The confusion/non-consequential thinking explanation proposed by Newstead, Girotto, and Legrenzi (1995) for poor performance on Wason's THOG problem (a hypothetico-deductive reasoning task) was examined in three experiments with 300 participants. In general, as the cognitive complexity of the problem and the possibility of non-consequential thinking were reduced, correct performance increased. Significant but weak facilitation (33-40% correct) was found in Experiment 1 for THOG classification instructions that did not include the indeterminate response option. Substantial facilitation (up to 75% correct) (...)
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  24. A. Ayali, E. Fuchs, Y. Zilberstein, A. Robinson, O. Shefi, E. Hulata, I. Baruchi & E. Ben‐Jacob (2004). Contextual Regularity and Complexity of Neuronal Activity: From Stand‐Alone Cultures to Task‐Performing Animals. Complexity 9 (6):25-32.score: 138.0
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  25. Arjen Schoneveld, Jan F. de Ronde & Peter M. A. Sloot (1997). On the Complexity of Task Allocation. Complexity 3 (2):52-60.score: 138.0
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  26. Daniel B. Berch & Elizabeth J. Foley (1998). Processing Demands Associated with Relational Complexity: Testing Predictions with Dual-Task Methodologies. Behavioral and Brain Sciences 21 (6):832-833.score: 132.0
    We discuss how modified dual-task approaches may be used to verify the degree to which cognitive tasks are capacity demanding. We also delineate some of the complexities associated with the use of the “double easy-to-hard” paradigm for testing claim of Halford, Wilson & Phillips that hierarchical reasoning imposes processing demands equivalent to those of transitive reasoning.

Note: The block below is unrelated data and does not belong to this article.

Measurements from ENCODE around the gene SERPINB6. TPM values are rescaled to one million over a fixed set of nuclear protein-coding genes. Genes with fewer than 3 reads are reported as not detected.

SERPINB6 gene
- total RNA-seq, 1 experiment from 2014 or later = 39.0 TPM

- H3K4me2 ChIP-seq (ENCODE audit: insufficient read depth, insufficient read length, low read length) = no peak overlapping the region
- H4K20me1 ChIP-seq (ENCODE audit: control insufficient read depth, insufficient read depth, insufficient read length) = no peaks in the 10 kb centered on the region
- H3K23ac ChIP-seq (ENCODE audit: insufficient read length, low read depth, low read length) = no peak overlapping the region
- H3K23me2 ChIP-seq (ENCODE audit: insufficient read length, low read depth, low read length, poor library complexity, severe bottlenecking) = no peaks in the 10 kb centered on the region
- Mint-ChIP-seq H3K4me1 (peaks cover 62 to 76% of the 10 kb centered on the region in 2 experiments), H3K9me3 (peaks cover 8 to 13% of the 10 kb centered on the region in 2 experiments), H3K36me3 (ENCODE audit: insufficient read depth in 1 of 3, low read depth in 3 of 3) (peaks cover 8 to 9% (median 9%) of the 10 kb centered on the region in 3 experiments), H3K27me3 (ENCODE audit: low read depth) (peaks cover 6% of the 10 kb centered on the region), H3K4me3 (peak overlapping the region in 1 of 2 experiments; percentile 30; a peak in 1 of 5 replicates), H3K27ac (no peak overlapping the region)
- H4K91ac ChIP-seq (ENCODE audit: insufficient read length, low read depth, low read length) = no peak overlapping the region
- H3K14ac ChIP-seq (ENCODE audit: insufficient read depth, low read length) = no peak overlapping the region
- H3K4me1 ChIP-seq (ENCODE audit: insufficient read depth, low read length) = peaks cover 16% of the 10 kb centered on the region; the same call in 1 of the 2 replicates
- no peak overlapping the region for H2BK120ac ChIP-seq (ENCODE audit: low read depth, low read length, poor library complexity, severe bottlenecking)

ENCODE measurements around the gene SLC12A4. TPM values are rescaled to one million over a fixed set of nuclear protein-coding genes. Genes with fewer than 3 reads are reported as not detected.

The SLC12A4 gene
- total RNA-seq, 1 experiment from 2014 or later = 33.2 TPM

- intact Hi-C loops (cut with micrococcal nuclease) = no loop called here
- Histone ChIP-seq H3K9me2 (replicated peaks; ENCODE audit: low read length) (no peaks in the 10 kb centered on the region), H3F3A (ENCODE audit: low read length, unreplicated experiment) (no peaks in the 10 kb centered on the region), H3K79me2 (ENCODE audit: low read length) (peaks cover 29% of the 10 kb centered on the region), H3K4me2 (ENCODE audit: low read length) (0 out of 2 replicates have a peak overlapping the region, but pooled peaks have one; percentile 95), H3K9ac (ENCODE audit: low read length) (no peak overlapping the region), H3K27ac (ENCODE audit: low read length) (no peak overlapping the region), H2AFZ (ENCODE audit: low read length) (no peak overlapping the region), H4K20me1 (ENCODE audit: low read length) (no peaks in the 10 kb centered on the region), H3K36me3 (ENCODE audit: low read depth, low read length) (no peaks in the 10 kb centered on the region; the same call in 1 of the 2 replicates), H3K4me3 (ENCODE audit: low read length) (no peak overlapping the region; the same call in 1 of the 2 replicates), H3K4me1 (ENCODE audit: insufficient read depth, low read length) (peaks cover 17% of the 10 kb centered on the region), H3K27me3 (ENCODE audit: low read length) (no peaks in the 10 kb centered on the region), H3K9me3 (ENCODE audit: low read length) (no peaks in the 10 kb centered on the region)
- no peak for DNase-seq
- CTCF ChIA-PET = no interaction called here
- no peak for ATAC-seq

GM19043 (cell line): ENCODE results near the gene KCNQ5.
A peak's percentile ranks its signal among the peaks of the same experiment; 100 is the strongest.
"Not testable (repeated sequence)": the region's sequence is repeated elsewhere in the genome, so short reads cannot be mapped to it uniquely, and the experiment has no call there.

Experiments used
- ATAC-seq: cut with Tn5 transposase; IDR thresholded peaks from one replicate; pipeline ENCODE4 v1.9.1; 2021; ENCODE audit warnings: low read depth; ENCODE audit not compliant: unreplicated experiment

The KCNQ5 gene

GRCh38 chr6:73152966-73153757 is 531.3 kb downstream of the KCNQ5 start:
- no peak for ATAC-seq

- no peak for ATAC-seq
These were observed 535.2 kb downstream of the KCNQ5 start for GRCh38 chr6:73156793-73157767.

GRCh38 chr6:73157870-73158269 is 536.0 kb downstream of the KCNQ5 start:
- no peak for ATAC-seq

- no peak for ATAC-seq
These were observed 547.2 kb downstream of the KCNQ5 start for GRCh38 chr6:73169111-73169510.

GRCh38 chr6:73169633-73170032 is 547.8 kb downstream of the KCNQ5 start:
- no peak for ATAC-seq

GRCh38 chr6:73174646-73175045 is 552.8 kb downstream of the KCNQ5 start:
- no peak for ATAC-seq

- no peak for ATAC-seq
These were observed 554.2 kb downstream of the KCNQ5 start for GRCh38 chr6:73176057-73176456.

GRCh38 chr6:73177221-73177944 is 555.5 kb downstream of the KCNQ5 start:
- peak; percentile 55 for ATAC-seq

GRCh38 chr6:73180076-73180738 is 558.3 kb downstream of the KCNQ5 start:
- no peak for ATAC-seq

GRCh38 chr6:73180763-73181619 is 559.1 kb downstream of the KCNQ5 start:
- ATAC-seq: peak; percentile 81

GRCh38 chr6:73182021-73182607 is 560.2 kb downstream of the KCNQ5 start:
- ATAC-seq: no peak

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  27. Rebecca McKenzie, Jonathan St B. T. Evans & Simon J. Handley (2011). Autism and Performance on the Suppression Task: Reasoning, Context and Complexity. Thinking and Reasoning 17 (2):182 - 196.score: 126.0
    In this study both adolescents with autism spectrum disorder (ASD) and typically developing controls were presented with conditional reasoning problems using familiar content. In this task both valid and fallacious conditional inferences that would otherwise be drawn can be suppressed if counterexample cases are brought to mind. Such suppression occurs when additional premises are presented, whose effect is to suggest such counterexample cases. In this study we predicted and observed that this suppression effect was substantially and significantly weaker for (...)
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  28. Fernando Eesponda, Matías Vera-Cruz, Jorge Tarrasó & Marco Morales (2010). The Complexity of Partition Tasks. Complexity 16 (1):56-64.score: 126.0
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  29. Daniel Erlacher, Melanie Schädlich, Tadas Stumbrys & Michael Schredl (2014). Time for Actions in Lucid Dreams: Effects of Task Modality, Length, and Complexity. Frontiers in Psychology 4.score: 120.0
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  30. Rebecca McKenzie, Jonathan St Bt Evans & Simon J. Handley (2011). Autism and Performance on the Suppression Task: Reasoning, Context and Complexity. Thinking and Reasoning 17 (2):182-196.score: 120.0